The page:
# Thread: Calculus 4: Alternating Series

1. ## Calculus 4: Alternating Series

1) How to determine the convergence or divergence of the following series:

a) lim of ((-1)^(n+1) *n)/ (2n-1) when n=1

b) lim of ((-1)^(n+1) *n^2)/ (n^2 + 5) when n=1

c) lim of (2(-1)^(n+1))/ (e^n + e^-n)= lim of ((-1)^(n+1) * sech n) when n=1

2) Determine whether the following series converges conditionally or absolutely, or diverges.

a) lim of ((-1)^(n+1))/ (n+1) when n=1

b) lim of ((-1)^n * e^(-n^2)) when n=0

c) lim of ((-1)^(n+1) * arctan n) when n=1

3) Using the alternating Series Remainder Theorem, determine the number of terms required to approximate the sum of the following series with an error of less than 0.001.

a) lim of ((-1)^(n+1)) / (n^2) when n=1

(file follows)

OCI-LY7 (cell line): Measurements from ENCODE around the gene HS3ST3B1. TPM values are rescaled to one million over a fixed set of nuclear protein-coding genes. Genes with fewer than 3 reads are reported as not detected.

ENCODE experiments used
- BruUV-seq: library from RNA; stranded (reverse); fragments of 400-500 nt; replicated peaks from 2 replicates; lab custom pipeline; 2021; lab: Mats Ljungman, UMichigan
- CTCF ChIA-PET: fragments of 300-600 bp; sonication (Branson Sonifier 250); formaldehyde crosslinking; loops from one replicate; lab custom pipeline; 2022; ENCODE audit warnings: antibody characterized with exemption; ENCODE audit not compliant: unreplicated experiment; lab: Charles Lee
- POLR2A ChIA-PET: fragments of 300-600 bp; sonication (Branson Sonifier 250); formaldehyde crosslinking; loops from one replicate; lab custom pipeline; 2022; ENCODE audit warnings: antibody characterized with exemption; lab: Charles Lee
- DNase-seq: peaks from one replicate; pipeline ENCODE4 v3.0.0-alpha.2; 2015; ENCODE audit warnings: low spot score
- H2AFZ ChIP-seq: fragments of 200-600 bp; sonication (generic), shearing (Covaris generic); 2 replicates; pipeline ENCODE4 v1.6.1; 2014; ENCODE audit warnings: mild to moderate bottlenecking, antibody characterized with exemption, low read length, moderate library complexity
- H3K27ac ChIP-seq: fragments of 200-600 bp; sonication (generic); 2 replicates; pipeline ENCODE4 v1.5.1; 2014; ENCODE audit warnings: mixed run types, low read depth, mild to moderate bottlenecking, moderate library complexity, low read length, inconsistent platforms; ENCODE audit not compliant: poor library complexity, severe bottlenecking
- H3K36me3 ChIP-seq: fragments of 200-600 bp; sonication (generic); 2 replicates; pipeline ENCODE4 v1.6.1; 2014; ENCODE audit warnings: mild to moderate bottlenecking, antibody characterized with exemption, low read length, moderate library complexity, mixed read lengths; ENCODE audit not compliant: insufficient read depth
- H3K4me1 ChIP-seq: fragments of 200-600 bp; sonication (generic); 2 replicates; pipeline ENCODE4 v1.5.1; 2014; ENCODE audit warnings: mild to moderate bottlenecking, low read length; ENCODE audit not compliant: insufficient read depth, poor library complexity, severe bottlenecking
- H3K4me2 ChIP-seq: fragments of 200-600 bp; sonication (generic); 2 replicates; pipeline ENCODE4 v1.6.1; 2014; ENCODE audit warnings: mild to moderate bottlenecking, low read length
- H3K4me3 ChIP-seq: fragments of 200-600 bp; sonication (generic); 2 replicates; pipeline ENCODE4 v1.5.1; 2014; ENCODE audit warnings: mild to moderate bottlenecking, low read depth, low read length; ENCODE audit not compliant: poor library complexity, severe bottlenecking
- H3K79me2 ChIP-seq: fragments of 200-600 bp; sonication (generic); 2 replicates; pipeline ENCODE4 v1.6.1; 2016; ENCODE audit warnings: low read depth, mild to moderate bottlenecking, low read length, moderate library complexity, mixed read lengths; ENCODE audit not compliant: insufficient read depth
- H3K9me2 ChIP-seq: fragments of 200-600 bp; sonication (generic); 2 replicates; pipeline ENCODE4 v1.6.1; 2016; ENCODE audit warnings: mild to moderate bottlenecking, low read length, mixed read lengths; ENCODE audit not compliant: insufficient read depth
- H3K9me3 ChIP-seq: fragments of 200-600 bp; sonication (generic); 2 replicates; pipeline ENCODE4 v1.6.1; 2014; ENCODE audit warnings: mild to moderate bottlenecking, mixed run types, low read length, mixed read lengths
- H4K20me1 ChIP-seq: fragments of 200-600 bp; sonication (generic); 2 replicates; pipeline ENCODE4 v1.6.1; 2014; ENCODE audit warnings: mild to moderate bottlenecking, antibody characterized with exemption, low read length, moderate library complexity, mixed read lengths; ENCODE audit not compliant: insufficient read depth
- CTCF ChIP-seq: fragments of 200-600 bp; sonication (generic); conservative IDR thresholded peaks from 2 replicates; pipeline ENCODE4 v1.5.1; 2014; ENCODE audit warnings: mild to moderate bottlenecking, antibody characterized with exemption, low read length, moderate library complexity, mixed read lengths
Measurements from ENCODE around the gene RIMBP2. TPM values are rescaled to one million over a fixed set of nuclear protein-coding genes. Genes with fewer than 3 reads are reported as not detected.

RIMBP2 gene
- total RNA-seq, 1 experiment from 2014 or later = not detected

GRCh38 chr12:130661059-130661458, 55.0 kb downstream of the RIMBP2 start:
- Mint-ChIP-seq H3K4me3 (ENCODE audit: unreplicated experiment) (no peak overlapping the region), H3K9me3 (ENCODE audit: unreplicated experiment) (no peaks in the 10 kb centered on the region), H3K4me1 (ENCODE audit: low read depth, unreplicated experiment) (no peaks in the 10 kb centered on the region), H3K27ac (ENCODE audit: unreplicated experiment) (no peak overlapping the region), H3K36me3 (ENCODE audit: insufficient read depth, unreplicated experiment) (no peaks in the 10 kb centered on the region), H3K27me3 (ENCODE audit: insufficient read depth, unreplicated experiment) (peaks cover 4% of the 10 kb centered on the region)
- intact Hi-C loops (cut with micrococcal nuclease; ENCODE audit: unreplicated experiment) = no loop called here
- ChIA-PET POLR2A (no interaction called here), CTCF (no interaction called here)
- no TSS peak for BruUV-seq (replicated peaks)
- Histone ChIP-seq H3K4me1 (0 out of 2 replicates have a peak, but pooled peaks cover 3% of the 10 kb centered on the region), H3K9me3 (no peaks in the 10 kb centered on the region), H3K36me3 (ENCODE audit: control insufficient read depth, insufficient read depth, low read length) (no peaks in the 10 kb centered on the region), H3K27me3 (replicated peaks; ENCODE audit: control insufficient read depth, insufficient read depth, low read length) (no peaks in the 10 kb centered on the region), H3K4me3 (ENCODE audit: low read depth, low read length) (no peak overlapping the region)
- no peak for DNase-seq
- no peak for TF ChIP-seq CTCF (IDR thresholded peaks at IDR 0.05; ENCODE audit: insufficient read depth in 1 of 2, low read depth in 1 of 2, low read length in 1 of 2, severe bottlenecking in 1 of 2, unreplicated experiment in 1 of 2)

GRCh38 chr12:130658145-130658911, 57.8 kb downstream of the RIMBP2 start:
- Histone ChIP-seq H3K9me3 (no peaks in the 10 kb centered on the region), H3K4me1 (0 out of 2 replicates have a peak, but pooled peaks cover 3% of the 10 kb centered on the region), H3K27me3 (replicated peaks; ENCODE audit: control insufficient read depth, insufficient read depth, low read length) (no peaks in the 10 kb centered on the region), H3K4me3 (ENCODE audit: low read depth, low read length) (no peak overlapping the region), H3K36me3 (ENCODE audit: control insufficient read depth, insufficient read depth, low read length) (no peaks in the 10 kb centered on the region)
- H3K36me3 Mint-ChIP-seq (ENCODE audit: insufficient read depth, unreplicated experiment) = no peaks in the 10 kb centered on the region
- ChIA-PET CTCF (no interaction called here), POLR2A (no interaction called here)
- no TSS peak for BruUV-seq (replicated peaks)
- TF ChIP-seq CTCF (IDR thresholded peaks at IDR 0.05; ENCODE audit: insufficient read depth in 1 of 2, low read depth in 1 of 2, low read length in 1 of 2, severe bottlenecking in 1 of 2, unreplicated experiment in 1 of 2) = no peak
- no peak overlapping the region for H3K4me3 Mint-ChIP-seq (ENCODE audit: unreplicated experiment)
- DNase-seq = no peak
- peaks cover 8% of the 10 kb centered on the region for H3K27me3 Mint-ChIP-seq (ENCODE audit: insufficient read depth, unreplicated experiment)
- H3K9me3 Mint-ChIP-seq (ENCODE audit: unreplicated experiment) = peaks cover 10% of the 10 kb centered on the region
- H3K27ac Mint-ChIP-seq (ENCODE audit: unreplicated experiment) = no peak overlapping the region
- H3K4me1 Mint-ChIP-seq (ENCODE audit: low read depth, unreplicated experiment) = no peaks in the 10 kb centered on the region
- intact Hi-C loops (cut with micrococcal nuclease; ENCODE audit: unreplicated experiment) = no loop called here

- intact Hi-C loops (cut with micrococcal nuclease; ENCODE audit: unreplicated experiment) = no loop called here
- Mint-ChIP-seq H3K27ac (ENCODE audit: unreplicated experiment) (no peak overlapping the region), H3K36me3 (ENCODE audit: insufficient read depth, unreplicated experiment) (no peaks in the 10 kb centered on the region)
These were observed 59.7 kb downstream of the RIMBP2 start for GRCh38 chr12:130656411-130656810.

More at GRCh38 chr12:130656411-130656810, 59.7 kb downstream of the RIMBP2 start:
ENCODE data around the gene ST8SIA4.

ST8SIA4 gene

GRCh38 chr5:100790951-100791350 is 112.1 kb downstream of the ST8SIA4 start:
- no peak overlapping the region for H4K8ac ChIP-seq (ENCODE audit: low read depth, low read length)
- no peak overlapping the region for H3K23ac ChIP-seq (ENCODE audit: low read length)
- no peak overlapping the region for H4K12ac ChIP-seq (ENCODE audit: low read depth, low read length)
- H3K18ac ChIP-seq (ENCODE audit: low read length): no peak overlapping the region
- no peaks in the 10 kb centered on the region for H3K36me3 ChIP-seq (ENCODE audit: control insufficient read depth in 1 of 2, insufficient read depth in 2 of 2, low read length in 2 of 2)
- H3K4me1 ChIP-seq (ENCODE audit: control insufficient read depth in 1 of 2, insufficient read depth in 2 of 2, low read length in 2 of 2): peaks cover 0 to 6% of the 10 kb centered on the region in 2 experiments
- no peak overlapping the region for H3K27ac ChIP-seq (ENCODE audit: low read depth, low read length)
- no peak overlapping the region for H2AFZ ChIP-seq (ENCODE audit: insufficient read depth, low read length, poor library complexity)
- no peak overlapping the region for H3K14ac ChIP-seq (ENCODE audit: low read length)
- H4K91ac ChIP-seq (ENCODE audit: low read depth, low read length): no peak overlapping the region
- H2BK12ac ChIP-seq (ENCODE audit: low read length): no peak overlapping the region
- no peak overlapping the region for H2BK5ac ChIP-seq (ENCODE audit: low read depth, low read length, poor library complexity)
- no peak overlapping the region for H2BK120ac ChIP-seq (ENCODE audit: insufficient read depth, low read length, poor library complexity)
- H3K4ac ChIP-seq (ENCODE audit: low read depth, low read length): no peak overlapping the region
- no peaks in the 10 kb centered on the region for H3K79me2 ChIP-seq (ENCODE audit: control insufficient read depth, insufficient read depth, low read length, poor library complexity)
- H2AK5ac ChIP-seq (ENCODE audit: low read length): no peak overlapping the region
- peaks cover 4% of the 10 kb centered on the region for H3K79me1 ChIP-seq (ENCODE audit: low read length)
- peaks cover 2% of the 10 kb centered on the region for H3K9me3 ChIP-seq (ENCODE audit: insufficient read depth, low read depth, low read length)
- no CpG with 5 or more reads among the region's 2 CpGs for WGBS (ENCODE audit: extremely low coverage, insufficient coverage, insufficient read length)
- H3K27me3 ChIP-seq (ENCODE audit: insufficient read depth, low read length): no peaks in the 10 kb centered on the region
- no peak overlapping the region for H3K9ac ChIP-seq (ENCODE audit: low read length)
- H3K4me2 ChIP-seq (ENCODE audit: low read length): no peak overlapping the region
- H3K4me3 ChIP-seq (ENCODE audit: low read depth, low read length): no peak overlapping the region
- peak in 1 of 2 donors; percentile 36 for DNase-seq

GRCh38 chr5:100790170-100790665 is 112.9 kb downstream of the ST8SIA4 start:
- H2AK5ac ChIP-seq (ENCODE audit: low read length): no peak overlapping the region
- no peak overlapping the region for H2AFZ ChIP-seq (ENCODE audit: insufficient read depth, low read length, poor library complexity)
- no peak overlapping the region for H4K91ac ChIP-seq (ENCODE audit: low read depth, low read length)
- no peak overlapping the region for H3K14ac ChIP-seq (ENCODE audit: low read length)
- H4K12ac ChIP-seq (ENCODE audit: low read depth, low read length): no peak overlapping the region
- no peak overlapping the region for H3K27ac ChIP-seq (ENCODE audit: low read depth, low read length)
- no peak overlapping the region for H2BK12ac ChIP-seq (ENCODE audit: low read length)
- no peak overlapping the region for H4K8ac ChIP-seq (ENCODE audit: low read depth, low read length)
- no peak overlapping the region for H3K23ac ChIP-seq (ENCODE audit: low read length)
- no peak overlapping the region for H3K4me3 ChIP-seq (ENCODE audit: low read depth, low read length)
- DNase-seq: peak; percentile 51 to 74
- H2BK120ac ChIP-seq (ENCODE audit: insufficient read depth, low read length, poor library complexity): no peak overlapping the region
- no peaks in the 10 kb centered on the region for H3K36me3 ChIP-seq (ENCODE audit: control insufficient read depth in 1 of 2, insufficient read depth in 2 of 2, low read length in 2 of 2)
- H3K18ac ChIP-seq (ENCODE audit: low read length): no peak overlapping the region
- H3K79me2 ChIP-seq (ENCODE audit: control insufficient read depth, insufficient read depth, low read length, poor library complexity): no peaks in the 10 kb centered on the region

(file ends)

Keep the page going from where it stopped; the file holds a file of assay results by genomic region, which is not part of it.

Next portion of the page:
2. Use the test for Divergence

Theorem:

if $\displaystyle \lim_{n\to\infty}a_n\ne0$ or does not exits the series

$\displaystyle \sum_{n=1}^\infty a_n$ is divergent

This should help with a few. you should look up AST AST estimation theorem.

3. I don't understand could you please expand on the explanation?

4. Originally Posted by googoogaga
I don't understand could you please expand on the explanation?
What don't you understand? The Theorem? Please be clear.

$\displaystyle \sum_{n=1}^\infty\frac{(-1)^{n+1}n}{2n-1}$

so

$\displaystyle a_n=\frac{(-1)^{n+1}n}{2n-1}$

So divide both the numerator and denominator by n

$\displaystyle a_n=\frac{(-1)^{n+1}}{2-\frac{1}{n}}$

as n goes to infinity the SEQUENCE of $\displaystyle a_n$ diverges.

so by the Divergence Theorem the SERIES divierges

5. Thank you Empty Set. the first part makes sense now that you've broken it down for me. The other ones (2& 3) I am not so sure about...